I thought student government was just about titles and bragging rights when I was in high school. So, when I entered UCLA I thought that would be the case, too.
I thought the Undergraduate Students Association Council would be filled with students who had their own agendas and personal goals, and so I steered clear of student politics. I also did not want to get involved because I just wanted good grades and to not ruffle too many feathers along the way.
But my lack of participation also reflected my own self-centered priorities. My frustration with USAC members over their inaction and their inability to hold themselves accountable for the goals they set for themselves was hypocritical because I was refusing to do anything about it. I was complicit in the council’s complacency because I was unwilling to invest enough to even hold our campus’ elected representatives accountable.
Many undergraduate students like me have felt as if getting involved in student government does not matter or is irrelevant because they realize they will only be part of this institution for a few years. However, we need to think of the bigger picture. The actions and choices we make at UCLA will influence the type of people we become after our academic journeys. We need to start caring and stand for what we believe in because if we don’t, no one will.
We only have a few years here. Let’s leave our mark as the students who got involved with our hearts, minds and hands.
For those reasons, I decided I needed my voice to be heard on a larger platform, and applied for a position in the USAC Office of the President. I was appointed as one of the directors for the USAC Office of the President Council of Presidents.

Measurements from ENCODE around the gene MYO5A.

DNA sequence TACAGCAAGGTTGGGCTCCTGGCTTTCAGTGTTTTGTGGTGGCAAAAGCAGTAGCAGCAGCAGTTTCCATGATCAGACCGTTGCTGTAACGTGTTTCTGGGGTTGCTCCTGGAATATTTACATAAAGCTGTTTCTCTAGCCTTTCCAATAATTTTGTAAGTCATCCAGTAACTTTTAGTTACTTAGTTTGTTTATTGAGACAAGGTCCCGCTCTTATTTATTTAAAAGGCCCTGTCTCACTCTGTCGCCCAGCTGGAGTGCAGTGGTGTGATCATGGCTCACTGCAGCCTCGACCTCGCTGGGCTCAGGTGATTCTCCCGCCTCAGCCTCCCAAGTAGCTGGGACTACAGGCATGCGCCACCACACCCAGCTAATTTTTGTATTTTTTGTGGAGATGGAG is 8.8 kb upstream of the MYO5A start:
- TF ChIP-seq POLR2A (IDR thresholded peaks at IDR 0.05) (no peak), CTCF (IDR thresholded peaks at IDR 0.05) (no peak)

The main objective of this council is to create more opportunities for leaders of our many campus communities to come together to engage with USAC and to engage with one another. I am responsible for building relationships with leaders of campus groups by organizing town halls, cross-cutting coalitions and specialty-based events in order to help these communities develop and strengthen their ties with one another and with USAC. I applied for this position because I wanted to facilitate more direct dialogue between students – some of whom may feel their individual and their larger communities’ needs, voices and ideas are being neglected – and members of USAC, elected and nonelected, who can help actualize appropriate reforms to address their concerns.
In order to achieve this goal, USAC has organized a town hall titled, “What Happened to Student Government? A Town Hall.” We have reached out to hundreds of organizations across campus to participate, and our hope is that students from all aspects of the UCLA undergraduate community will attend and voice their concerns about USAC and UCLA Housing’s On-Campus Housing Council.
To the students who do not feel properly represented, this is an opportunity you shouldn’t overlook. USAC and the OCHC president will actively listen to students’ concerns and suggestions in an effort to alter or create the proper bylaws or organizational reforms to better meet Bruins’ needs. The town hall is open to all students, irrespective of their campus affiliations, and will take place Friday at 5 p.m. in De Neve Auditorium.
This town hall is a chance for students who feel disenfranchised by the bureaucracy that is USAC to voice their concerns and interact directly with student leaders. USAC is a means to secure institutionalized change through campuswide policy, service and program reforms. The council may seem irrelevant to students’ experiences, but we hope you’ll give us a chance to prove that wrong.
Students have a responsibility to ensure and improve the integrity of our university, which means getting involved, not turning away from, student government.
Termeie is a third-year pre-psychobiology student and a member of the USAC Office of the President.